BEIJING: Two wells as deep as 2,000 metres would provide heat for a 7,500-seat gymnasium in winter, the competing venue for the badminton tournament of Beijing Olympic Games, and another 12 wells are used for the cooling system in summer.
The Beijing University of Technology Gymnasium will realise zero emission in the use of geothermal energy, and energy consumption would be reduced by 30 per cent, said university vice-president Zhang Ailin.
It is one of the venues featuring “Green Olympics.” Advanced technologies, including water recycling, rainwater utilisation, solar photovoltaic power generation and reclaimed water source heat pumps are widely used, said Tan Xuxiang, deputy director of Beijing Municipal Planning Commission. The University of Science and Technology Beijing (USTB) Gymnasium, the competing venue for judo and taekwondo, boasts of the world’s largest suspended dome ceiling measuring 93 metres in diameter.
The highlight lies in the installation of 148 optical fibre light pipes that are 530 mm in diameter. On days with strong sunlight, the pipes will be able to meet the lighting needs for sports training. At night, the pipes will transmit light through the roof, creating an attractive nightscape.
The National Stadium, known as the Bird’s Nest for its unique latticework of interwoven steel, is considered a template for water conservation, with 70 per cent of its supplies coming from recycled water.
The National Aquatics Centre, or the Water Cube, also features energy conservation.
It is able to collect millions of litres of rain, bathwater and waste water from swimming pools annually to wash the ground, flush toilets, supplement the water supply for the cooling tower and water plants around the venue.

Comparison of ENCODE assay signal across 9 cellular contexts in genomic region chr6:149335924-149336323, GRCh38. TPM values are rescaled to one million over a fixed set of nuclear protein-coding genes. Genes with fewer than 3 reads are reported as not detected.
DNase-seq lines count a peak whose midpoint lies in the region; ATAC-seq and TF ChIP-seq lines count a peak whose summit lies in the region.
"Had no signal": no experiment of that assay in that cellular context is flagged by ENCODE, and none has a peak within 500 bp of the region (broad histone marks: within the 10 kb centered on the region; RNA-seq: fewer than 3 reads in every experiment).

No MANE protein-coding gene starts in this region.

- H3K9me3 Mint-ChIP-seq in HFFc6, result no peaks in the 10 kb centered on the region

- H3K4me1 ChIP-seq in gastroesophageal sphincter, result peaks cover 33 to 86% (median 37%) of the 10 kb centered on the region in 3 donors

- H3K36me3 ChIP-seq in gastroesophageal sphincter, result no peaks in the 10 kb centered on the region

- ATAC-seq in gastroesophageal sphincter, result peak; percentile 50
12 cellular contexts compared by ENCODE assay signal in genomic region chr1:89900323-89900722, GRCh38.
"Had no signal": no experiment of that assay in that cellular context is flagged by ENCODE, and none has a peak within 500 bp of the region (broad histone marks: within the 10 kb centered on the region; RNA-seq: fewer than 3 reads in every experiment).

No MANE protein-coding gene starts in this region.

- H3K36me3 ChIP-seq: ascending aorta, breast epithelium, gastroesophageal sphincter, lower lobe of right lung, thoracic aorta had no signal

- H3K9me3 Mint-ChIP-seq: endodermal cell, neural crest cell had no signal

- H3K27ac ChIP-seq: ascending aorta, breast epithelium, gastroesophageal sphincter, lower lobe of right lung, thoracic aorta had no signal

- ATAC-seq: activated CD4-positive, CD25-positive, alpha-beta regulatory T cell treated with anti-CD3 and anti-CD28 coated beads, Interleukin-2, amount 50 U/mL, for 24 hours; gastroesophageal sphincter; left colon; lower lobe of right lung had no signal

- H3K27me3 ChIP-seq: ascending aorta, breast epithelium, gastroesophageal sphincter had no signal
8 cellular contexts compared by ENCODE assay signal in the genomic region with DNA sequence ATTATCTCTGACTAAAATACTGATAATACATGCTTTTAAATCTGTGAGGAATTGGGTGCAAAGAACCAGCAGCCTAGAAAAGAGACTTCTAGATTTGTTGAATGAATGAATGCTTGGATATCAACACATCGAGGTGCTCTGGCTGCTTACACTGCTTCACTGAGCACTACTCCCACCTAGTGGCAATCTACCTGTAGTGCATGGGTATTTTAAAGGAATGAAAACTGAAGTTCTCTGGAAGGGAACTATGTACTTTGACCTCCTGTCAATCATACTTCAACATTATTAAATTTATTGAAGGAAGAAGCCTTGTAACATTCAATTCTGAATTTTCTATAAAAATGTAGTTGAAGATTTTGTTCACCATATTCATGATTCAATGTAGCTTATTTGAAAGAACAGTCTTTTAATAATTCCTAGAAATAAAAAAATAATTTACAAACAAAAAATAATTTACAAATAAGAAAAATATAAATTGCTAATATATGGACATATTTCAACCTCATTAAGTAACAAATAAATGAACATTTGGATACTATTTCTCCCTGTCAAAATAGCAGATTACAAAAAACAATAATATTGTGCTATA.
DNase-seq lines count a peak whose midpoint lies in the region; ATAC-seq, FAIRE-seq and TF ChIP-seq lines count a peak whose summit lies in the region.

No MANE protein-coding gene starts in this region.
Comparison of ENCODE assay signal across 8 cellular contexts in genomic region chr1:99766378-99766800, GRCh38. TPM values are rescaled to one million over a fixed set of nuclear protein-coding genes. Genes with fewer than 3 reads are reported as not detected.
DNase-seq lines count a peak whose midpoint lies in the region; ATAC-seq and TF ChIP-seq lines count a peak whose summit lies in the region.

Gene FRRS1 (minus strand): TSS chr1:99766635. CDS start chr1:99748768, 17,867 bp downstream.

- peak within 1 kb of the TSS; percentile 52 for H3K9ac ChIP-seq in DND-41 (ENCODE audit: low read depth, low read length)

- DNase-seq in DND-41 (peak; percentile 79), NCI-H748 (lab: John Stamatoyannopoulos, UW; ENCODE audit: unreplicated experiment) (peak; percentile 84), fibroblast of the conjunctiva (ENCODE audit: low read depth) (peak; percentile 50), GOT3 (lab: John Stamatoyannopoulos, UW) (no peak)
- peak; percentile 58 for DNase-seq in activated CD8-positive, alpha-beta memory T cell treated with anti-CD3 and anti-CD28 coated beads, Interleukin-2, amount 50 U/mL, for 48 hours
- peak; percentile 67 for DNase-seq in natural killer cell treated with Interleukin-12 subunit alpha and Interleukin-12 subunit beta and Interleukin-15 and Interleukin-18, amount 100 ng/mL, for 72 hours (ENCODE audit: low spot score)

Its blue bubbling translucent exterior, also a part of the Water Cube’s environmental design, is said to allow in more sunlight to heat the swimming pool and save thermal loss.
After seven years of preparation, Beijing is confident of honouring its Green Olympic commitment with the support of Chinese people and the international community, Liu Qi, head of the BOCOG, said earlier this week.
He added the city had put an emphasis on controlling air pollution and promoting landscape greening.Daunting challenge
The organisers still face a daunting challenge — the weather. A whole week of hot and humid weather with no rainfall and a persistent haze dampened people’s mood and undermined a newly-built confidence in the city’s air quality.
IOC’s Olympic Games executive director Gilbert Felli said the low visibility did not necessarily mean the air quality is bad.
“Most of the people see the fog, they say it’s pollution. But we know here it’s not pollution. It’s mist, a fact of the nature,” said Mr. Felli.
China has intensified its efforts to raise “green consciousness” before the Olympic Games. At a recent energy-saving work meeting, Vice-Premier Li Keqiang said it was necessary to further raise environmental protection consciousness and step up efforts to build an energy-saving and environment-friendly society. He urged the capital city to do more to save oil and energy to provide a cleaner environment and fresh air for citizens and visitors.
Since June 1, retailers have been banned from providing free plastic shopping bags, as the nation tries to reduce energy consumption and polluting emissions by using less plastic bags.
In Beijing, residents were urged to buy energy-saving bulbs at a 90 per cent discount.
In Hefei, more than 10,000 people showed up to sign their names on a banner in support of the energy-saving efforts. In Shanghai, lectures, demonstrations and consulting services were staged in residential areas. — Xinhua
6 months ago